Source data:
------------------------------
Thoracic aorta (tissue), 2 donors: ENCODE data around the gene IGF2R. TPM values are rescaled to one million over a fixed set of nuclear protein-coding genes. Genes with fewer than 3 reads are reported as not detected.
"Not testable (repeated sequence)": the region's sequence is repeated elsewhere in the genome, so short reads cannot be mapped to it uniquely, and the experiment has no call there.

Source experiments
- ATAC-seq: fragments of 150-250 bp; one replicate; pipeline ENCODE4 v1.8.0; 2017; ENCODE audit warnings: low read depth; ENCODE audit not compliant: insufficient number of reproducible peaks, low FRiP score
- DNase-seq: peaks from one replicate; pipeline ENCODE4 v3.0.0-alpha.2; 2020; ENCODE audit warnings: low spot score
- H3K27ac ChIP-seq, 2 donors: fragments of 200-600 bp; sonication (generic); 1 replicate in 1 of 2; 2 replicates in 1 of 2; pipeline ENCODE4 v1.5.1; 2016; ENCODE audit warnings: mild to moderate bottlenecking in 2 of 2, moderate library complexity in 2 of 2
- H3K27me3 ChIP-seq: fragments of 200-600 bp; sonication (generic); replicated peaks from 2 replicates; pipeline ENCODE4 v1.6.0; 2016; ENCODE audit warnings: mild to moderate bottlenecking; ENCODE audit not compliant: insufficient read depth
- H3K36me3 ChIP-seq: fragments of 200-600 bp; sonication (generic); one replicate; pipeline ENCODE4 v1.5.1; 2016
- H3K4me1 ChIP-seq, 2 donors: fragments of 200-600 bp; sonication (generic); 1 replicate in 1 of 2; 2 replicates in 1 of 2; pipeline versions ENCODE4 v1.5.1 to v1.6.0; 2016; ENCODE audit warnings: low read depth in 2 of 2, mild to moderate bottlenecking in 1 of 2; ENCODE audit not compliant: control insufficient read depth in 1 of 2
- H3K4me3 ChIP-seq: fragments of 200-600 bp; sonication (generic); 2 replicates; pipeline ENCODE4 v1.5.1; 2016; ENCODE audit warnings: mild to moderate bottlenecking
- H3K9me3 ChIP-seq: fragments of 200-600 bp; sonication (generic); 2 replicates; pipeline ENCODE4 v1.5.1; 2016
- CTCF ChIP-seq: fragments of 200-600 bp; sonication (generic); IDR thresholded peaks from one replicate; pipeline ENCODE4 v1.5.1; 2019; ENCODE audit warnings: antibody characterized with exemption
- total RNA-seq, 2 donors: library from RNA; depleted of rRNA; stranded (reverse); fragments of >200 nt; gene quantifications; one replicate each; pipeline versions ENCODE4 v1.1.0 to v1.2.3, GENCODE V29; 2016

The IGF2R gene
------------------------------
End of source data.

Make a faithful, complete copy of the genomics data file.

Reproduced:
Thoracic aorta (tissue), 2 donors: ENCODE data around the gene IGF2R. TPM values are rescaled to one million over a fixed set of nuclear protein-coding genes. Genes with fewer than 3 reads are reported as not detected.
"Not testable (repeated sequence)": the region's sequence is repeated elsewhere in the genome, so short reads cannot be mapped to it uniquely, and the experiment has no call there.

Source experiments
- ATAC-seq: fragments of 150-250 bp; one replicate; pipeline ENCODE4 v1.8.0; 2017; ENCODE audit warnings: low read depth; ENCODE audit not compliant: insufficient number of reproducible peaks, low FRiP score
- DNase-seq: peaks from one replicate; pipeline ENCODE4 v3.0.0-alpha.2; 2020; ENCODE audit warnings: low spot score
- H3K27ac ChIP-seq, 2 donors: fragments of 200-600 bp; sonication (generic); 1 replicate in 1 of 2; 2 replicates in 1 of 2; pipeline ENCODE4 v1.5.1; 2016; ENCODE audit warnings: mild to moderate bottlenecking in 2 of 2, moderate library complexity in 2 of 2
- H3K27me3 ChIP-seq: fragments of 200-600 bp; sonication (generic); replicated peaks from 2 replicates; pipeline ENCODE4 v1.6.0; 2016; ENCODE audit warnings: mild to moderate bottlenecking; ENCODE audit not compliant: insufficient read depth
- H3K36me3 ChIP-seq: fragments of 200-600 bp; sonication (generic); one replicate; pipeline ENCODE4 v1.5.1; 2016
- H3K4me1 ChIP-seq, 2 donors: fragments of 200-600 bp; sonication (generic); 1 replicate in 1 of 2; 2 replicates in 1 of 2; pipeline versions ENCODE4 v1.5.1 to v1.6.0; 2016; ENCODE audit warnings: low read depth in 2 of 2, mild to moderate bottlenecking in 1 of 2; ENCODE audit not compliant: control insufficient read depth in 1 of 2
- H3K4me3 ChIP-seq: fragments of 200-600 bp; sonication (generic); 2 replicates; pipeline ENCODE4 v1.5.1; 2016; ENCODE audit warnings: mild to moderate bottlenecking
- H3K9me3 ChIP-seq: fragments of 200-600 bp; sonication (generic); 2 replicates; pipeline ENCODE4 v1.5.1; 2016
- CTCF ChIP-seq: fragments of 200-600 bp; sonication (generic); IDR thresholded peaks from one replicate; pipeline ENCODE4 v1.5.1; 2019; ENCODE audit warnings: antibody characterized with exemption
- total RNA-seq, 2 donors: library from RNA; depleted of rRNA; stranded (reverse); fragments of >200 nt; gene quantifications; one replicate each; pipeline versions ENCODE4 v1.1.0 to v1.2.3, GENCODE V29; 2016

The IGF2R gene